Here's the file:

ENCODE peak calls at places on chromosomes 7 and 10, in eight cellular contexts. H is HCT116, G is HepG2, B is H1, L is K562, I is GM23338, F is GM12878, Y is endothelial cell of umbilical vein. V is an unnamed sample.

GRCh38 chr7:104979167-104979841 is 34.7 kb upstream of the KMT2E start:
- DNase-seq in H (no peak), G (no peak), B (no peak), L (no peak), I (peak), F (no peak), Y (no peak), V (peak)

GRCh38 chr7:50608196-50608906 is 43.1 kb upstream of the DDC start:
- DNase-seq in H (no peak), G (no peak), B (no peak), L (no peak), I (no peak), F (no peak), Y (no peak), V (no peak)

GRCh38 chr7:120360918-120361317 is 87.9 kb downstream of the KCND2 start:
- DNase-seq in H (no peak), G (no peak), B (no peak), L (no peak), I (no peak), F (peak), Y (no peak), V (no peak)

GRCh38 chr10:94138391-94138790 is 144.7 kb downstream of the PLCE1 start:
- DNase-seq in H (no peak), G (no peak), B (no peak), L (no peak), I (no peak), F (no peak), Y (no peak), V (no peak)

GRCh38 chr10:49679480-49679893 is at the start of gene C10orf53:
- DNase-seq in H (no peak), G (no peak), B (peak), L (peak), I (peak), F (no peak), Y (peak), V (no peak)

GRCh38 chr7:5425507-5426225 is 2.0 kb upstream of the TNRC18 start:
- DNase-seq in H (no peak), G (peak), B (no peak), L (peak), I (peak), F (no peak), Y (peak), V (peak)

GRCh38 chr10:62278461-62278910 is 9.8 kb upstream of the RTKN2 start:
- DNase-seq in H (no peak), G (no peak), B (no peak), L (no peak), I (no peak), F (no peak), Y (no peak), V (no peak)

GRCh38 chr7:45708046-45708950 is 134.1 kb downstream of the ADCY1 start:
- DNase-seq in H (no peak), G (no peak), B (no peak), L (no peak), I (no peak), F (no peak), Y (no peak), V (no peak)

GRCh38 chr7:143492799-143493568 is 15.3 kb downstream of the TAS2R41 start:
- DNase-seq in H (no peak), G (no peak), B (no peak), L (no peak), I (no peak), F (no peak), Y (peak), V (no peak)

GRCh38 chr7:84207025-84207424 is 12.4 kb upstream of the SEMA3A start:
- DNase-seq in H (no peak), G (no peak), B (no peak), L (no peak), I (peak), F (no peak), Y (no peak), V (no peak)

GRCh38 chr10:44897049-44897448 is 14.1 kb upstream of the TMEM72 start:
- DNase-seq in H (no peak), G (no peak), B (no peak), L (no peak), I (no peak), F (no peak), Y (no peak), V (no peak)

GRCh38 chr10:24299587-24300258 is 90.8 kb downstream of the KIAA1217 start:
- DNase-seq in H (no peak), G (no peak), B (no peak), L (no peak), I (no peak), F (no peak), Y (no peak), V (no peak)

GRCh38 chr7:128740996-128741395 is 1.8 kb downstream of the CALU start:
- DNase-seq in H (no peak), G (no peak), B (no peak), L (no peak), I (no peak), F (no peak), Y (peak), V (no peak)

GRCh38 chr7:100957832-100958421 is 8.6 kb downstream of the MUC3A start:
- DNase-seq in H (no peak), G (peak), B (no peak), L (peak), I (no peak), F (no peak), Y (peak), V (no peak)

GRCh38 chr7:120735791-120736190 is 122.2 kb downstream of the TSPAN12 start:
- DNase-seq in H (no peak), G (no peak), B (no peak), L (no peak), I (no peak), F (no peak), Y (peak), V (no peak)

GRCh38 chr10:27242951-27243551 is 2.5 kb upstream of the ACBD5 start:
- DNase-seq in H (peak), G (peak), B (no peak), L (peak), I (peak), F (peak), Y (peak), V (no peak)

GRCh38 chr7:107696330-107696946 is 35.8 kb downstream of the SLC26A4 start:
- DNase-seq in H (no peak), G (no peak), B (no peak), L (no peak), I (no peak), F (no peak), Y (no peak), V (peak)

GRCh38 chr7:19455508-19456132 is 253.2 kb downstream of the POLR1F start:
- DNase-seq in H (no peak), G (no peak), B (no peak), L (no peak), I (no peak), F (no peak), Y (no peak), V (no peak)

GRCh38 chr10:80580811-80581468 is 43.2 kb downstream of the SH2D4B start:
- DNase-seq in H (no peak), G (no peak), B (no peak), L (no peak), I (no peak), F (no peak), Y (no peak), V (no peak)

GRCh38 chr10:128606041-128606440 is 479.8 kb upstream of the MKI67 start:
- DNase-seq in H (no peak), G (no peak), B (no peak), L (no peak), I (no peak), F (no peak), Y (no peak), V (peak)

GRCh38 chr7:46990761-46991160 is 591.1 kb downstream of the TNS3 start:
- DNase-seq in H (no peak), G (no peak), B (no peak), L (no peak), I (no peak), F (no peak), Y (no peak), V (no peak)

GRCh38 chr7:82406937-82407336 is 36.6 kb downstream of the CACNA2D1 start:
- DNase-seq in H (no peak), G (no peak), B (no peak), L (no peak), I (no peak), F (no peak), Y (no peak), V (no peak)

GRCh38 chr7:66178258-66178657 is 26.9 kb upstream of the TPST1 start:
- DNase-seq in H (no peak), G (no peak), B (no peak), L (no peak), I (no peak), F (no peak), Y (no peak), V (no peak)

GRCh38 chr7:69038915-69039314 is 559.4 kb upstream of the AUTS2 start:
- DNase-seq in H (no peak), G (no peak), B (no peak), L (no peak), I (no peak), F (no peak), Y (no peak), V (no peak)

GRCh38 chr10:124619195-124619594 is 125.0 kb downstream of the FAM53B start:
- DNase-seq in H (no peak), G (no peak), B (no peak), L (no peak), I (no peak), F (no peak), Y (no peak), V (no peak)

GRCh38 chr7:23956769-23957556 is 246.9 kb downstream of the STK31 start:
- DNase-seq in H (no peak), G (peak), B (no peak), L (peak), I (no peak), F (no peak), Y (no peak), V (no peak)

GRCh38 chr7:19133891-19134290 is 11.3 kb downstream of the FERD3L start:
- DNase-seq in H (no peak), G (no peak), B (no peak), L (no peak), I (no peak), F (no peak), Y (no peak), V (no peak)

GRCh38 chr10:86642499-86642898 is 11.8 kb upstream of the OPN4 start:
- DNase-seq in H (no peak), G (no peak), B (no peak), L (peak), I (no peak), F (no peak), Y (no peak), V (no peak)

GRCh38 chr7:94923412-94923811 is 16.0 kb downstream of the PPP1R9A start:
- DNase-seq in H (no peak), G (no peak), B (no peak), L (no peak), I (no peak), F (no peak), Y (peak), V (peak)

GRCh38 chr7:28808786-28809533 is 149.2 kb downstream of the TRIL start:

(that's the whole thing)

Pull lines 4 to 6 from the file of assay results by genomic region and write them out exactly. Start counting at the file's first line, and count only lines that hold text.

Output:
GRCh38 chr7:50608196-50608906 is 43.1 kb upstream of the DDC start:
- DNase-seq in H (no peak), G (no peak), B (no peak), L (no peak), I (no peak), F (no peak), Y (no peak), V (no peak)

GRCh38 chr7:120360918-120361317 is 87.9 kb downstream of the KCND2 start: